Re:collection serves as a great inventory of Australian graphic design from the 60s to the 80s, and no doubt provides a great deal of inspiration for both local and international students. As a student, were you aware of many of the Australian designers you now feature on Re:collection? If so, who in particular inspired or intrigued you?
We are all guilty of looking outwards for inspiration and, coming through design school in the 1980s, many of my heroes were American designers. Type-based designers like Herb Lubalin and Tom Carnase, and illustrators like Brad Holland and Marshall Arisman. On the local scene, Ken Cato was the best known graphic designer in Australia, and he championed the industry more than anybody else. Emery Vincent Associates (EVA) were at the peak of their powers, and I was a huge admirer of their work at that time, so pure in its aesthetic.
You have cited type-based designers such as Herb Lubalin and Tom Carnase as an early influence and I’ve noticed that the quote by Jan Tschichold – “Perfect typography is certainly the most elusive of all arts” – actually forms part of your identity. What role does typography play in the studio’s approach to design?
I recently posted a book cover on Re:collection, designed by Arthur Stokes. Arthur taught typography for many years at Chisholm Institute (now Monash University) and I was fortunate to have him in my first year. He spoke about type with the fervour of a zealot, and I cite him as a significant figure in my design education. I guess I absorbed some of Arthur’s enthusiasm for the craft, and we see typography as the glue that binds our work.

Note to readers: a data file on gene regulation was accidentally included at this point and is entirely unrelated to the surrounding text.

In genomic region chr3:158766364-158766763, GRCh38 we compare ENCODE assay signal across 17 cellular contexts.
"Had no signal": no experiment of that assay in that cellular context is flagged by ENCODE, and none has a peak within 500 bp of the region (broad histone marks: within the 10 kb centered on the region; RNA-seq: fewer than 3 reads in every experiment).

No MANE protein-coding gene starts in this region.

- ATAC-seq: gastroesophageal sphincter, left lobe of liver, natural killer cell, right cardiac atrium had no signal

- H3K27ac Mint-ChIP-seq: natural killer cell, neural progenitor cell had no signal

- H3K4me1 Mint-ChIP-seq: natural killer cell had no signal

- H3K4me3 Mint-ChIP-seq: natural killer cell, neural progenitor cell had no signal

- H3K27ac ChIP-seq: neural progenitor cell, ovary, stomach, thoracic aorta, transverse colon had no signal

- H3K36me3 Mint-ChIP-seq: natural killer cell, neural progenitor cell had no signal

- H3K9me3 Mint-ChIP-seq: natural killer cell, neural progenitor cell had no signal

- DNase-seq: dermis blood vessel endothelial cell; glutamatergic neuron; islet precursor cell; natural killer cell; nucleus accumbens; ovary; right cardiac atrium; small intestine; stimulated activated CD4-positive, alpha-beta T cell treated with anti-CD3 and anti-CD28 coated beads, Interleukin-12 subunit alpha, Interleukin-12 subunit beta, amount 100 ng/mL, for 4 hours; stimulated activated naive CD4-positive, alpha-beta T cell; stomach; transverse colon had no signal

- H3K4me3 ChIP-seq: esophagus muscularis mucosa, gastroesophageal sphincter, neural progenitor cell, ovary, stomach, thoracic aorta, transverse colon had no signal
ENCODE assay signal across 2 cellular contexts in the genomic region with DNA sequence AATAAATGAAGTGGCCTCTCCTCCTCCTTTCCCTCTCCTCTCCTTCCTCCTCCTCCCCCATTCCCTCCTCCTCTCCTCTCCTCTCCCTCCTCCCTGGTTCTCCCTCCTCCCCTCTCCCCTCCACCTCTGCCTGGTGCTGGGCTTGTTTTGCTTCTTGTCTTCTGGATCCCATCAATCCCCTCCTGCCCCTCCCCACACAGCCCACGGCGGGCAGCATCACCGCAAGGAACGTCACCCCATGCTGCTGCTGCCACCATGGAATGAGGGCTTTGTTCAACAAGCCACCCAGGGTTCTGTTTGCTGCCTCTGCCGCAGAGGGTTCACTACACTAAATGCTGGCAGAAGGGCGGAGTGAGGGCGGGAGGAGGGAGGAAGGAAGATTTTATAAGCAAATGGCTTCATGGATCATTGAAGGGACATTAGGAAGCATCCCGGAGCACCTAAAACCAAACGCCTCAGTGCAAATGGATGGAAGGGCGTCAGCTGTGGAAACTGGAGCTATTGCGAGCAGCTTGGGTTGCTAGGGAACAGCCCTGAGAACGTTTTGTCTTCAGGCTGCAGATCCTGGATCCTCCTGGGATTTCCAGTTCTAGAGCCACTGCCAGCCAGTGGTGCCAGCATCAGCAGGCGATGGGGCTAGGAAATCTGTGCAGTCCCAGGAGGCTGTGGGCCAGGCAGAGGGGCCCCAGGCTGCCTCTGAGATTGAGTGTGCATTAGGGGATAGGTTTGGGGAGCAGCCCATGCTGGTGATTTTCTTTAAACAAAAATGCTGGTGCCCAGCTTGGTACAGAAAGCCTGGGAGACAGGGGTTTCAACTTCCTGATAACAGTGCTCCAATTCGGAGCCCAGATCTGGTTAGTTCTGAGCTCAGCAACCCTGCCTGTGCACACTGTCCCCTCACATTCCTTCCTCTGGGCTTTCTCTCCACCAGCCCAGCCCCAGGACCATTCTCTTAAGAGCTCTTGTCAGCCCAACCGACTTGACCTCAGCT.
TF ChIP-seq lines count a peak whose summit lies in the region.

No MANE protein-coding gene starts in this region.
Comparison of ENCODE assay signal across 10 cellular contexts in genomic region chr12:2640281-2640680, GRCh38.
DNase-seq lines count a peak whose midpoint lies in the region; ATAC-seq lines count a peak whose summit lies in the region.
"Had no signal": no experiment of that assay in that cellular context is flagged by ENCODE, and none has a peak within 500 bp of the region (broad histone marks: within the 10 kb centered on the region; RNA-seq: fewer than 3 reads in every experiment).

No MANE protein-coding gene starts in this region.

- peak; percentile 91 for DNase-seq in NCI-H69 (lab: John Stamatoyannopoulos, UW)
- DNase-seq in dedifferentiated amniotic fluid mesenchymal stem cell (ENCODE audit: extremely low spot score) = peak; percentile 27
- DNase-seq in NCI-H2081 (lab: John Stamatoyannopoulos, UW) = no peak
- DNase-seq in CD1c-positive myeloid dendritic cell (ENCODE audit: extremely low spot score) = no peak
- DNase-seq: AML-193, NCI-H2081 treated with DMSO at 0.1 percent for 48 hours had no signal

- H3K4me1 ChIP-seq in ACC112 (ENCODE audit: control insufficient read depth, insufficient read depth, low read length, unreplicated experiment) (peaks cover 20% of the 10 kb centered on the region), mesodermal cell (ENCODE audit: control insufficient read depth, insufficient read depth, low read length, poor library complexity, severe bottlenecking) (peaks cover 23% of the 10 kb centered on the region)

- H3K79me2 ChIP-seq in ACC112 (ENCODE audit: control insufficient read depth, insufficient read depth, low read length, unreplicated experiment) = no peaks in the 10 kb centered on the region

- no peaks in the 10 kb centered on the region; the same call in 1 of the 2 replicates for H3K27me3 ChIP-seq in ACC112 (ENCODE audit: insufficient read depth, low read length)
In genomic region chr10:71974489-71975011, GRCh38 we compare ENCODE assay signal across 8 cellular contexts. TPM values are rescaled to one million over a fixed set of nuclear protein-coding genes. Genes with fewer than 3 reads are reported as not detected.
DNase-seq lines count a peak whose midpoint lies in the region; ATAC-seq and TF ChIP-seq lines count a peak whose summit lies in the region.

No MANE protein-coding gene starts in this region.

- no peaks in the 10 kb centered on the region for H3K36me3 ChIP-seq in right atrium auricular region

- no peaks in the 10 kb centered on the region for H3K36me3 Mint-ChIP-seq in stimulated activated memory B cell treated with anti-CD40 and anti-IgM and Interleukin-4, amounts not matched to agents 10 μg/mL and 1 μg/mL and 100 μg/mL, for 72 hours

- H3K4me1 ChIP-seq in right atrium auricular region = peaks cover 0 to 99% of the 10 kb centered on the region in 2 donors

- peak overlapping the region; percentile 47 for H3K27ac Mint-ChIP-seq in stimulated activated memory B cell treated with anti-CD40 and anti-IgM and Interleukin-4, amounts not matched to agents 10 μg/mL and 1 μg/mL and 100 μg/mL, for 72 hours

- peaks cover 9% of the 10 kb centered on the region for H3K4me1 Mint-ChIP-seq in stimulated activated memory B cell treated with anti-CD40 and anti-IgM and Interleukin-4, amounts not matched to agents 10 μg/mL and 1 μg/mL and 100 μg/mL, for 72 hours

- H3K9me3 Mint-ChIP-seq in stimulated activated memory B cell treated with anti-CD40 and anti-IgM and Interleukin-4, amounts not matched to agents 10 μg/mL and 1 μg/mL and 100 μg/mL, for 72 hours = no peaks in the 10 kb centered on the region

The other significant typographic watershed for Hofstede Design occurred in 2005 when Wendy Ellerton joined, fresh from her type media studies at the Royal Academy in The Hague. Ellerton’s training in type design added a technical rigour to our folio, and she played a major role in the evolution of Hofstede Design (she is now at Studio Round).
The Tschichold quote seems particularly prescient given design’s ever-changing landscape. Type is omnipresent, and yet so much of it is in the hands of non-designers, or poorly trained ones. It resonates with me because now, more than ever, we need teachers like Arthur.
Re:collection, Response and the Epicurean exhibition are all self-initiated projects, done as labours of love. Where do these projects sit within the context of running a commercial studio?
Such projects are critical to sustaining interest and enthusiasm for our work. We recently completed a joint entry for the 2011 AGDA Poster Annual, and it was probably the most fun I have had creatively for some time. This was the first studio project Tim (Royall), Ben (Jennings) and I had undertaken as a collective, and it was enlightening for me to observe how we might work together in the future. This type of project provides invaluable educative experiences that will impact positively on our commissioned work.
From desktop magazine.
Thumbnail: L-R foreground Ben Jennings, Dominic Hofstede, Tim Royall. Photography by James Braund.
All images copyright Hofstede Design.